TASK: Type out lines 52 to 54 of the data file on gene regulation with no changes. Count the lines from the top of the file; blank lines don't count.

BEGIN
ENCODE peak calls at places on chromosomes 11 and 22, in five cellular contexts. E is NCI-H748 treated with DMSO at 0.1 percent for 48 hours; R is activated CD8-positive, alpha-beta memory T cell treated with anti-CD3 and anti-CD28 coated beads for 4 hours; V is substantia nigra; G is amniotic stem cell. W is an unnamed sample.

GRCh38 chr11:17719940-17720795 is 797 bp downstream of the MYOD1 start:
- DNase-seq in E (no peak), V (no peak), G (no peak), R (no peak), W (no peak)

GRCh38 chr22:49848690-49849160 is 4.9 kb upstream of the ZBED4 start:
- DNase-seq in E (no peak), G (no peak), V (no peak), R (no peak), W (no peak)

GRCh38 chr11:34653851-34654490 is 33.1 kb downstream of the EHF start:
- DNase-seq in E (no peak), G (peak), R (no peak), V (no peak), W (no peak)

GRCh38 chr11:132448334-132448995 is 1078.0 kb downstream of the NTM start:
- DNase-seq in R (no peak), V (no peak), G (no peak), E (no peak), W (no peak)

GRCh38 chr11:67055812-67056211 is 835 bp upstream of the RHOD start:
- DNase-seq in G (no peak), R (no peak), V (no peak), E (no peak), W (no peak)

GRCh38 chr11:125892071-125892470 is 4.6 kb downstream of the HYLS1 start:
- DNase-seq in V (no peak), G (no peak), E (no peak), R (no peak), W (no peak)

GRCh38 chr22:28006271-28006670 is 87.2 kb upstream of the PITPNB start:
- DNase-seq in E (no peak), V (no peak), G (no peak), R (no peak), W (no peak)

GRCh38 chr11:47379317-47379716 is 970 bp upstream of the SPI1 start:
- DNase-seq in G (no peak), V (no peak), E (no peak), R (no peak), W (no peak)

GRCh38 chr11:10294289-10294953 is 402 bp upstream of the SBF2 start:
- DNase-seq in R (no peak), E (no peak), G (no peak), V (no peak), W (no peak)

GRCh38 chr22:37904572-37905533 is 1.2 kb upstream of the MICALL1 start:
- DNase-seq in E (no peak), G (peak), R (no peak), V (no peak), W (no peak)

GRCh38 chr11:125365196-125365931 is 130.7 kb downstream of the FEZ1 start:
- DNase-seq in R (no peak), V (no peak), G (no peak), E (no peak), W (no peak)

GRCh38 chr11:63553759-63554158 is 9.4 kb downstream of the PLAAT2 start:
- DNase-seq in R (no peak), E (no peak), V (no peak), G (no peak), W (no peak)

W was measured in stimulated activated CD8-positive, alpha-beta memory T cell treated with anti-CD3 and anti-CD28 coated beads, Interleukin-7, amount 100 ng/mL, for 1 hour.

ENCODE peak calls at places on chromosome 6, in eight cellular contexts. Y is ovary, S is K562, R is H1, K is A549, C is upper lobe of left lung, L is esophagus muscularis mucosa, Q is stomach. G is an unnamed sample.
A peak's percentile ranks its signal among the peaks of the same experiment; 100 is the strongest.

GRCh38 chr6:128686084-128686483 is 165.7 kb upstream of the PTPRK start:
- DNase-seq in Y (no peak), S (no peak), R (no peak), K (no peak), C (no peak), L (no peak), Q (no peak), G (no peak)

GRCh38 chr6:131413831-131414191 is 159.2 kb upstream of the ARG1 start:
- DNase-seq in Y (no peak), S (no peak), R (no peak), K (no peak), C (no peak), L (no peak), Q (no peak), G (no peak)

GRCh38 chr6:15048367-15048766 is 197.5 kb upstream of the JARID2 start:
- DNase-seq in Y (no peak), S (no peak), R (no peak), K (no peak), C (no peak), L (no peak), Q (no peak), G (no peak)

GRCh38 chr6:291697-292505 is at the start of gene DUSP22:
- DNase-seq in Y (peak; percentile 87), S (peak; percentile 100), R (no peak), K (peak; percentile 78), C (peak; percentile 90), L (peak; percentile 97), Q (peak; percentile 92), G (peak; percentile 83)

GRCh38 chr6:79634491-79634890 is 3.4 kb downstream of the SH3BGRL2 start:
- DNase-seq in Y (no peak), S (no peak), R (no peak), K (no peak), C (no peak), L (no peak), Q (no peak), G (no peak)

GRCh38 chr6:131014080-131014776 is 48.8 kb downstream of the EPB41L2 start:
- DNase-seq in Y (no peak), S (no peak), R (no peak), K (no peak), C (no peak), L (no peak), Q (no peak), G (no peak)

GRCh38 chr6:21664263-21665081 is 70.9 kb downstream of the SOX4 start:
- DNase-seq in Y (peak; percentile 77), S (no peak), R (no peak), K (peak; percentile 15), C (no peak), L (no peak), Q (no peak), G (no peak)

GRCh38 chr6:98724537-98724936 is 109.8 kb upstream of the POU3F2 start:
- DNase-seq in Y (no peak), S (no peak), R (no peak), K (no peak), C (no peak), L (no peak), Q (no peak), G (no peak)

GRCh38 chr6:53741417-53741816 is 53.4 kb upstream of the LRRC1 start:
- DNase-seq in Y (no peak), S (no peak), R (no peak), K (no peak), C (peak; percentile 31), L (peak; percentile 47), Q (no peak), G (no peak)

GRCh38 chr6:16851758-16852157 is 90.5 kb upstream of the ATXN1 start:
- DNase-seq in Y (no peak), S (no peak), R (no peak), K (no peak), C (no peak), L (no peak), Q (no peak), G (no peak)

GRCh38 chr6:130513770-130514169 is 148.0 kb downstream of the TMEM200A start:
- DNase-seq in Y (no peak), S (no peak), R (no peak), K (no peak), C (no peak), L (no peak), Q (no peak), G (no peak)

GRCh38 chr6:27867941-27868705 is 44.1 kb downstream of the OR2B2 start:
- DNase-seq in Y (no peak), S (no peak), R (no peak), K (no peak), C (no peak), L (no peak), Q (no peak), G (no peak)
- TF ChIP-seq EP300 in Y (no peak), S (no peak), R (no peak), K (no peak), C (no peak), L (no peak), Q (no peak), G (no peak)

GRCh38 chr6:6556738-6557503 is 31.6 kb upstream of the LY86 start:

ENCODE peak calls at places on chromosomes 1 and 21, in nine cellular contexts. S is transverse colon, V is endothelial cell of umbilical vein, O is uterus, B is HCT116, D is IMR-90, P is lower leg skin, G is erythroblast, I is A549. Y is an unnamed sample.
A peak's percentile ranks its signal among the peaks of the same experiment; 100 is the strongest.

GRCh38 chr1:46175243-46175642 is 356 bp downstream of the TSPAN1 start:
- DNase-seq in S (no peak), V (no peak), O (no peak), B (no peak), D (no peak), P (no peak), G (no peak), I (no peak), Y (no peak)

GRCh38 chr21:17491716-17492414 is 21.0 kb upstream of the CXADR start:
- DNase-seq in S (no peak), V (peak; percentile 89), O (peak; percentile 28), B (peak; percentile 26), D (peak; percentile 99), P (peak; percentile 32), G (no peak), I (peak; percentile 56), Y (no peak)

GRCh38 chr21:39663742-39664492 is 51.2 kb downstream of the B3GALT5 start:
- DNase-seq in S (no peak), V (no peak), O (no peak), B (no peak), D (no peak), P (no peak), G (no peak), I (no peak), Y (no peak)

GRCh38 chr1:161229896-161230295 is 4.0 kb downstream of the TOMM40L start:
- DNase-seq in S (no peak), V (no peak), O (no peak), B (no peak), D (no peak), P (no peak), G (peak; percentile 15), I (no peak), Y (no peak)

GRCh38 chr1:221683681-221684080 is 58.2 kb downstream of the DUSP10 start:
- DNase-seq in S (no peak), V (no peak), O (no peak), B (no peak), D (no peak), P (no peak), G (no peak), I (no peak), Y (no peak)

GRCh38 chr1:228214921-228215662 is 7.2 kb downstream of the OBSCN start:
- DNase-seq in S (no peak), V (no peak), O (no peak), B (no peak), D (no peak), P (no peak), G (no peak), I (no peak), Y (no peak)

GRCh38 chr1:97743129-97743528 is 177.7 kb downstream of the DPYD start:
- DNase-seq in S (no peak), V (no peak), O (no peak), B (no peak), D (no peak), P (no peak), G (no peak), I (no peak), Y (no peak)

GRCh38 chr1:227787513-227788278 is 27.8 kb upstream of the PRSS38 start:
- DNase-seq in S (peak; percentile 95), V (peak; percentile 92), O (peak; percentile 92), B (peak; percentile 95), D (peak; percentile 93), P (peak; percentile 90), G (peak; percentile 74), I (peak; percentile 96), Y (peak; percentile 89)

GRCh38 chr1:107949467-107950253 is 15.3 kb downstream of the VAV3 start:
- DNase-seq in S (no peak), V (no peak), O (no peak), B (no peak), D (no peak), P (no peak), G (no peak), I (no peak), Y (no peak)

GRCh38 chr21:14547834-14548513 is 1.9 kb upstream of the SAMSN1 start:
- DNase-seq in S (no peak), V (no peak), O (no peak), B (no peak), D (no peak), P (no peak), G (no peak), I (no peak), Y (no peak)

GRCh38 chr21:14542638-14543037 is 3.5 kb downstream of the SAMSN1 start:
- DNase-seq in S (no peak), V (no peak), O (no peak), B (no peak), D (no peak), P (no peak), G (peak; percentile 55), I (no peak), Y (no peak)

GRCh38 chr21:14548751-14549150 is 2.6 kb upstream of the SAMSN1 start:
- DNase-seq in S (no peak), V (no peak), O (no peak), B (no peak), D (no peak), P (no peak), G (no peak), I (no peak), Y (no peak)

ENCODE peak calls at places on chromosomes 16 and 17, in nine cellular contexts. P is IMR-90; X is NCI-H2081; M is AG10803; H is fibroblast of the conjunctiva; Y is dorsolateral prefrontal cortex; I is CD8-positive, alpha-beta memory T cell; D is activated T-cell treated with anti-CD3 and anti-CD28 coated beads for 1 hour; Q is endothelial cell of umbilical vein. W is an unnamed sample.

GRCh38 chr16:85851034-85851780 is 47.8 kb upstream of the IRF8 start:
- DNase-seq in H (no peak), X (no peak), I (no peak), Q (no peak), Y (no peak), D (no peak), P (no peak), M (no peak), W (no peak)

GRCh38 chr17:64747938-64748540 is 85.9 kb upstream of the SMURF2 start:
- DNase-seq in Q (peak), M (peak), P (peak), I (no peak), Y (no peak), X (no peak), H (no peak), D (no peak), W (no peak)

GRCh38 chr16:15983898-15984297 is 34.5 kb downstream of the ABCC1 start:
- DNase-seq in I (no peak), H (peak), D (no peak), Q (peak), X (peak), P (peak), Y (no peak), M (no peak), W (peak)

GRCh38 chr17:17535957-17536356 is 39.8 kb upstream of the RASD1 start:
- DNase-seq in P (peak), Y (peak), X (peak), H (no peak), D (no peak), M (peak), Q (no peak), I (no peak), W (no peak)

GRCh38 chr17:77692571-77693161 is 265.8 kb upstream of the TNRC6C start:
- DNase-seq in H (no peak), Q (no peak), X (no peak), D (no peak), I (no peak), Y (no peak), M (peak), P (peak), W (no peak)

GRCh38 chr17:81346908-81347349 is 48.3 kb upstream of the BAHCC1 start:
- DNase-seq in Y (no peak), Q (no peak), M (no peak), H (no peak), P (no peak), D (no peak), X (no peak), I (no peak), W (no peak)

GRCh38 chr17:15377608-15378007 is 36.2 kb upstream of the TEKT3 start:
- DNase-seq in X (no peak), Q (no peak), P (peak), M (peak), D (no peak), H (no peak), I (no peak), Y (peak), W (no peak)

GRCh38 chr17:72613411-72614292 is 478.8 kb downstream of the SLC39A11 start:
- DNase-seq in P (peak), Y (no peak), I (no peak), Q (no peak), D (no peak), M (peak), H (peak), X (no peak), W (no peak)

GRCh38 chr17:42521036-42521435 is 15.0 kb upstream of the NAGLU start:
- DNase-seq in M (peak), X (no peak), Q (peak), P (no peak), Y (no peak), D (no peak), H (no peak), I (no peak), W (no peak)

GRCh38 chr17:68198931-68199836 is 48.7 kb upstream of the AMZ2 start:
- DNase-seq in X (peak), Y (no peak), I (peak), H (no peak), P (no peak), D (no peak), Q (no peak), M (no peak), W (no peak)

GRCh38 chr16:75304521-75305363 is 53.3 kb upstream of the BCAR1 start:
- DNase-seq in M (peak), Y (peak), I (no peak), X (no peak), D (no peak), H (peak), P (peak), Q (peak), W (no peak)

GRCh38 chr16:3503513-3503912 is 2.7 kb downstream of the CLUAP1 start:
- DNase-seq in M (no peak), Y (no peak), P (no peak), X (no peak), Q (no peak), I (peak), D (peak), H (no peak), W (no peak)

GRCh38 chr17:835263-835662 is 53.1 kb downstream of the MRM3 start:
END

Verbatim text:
- DNase-seq in Y (no peak), S (no peak), R (no peak), K (no peak), C (no peak), L (no peak), Q (no peak), G (no peak)
- TF ChIP-seq EP300 in Y (no peak), S (no peak), R (no peak), K (no peak), C (no peak), L (no peak), Q (no peak), G (no peak)

GRCh38 chr6:6556738-6557503 is 31.6 kb upstream of the LY86 start: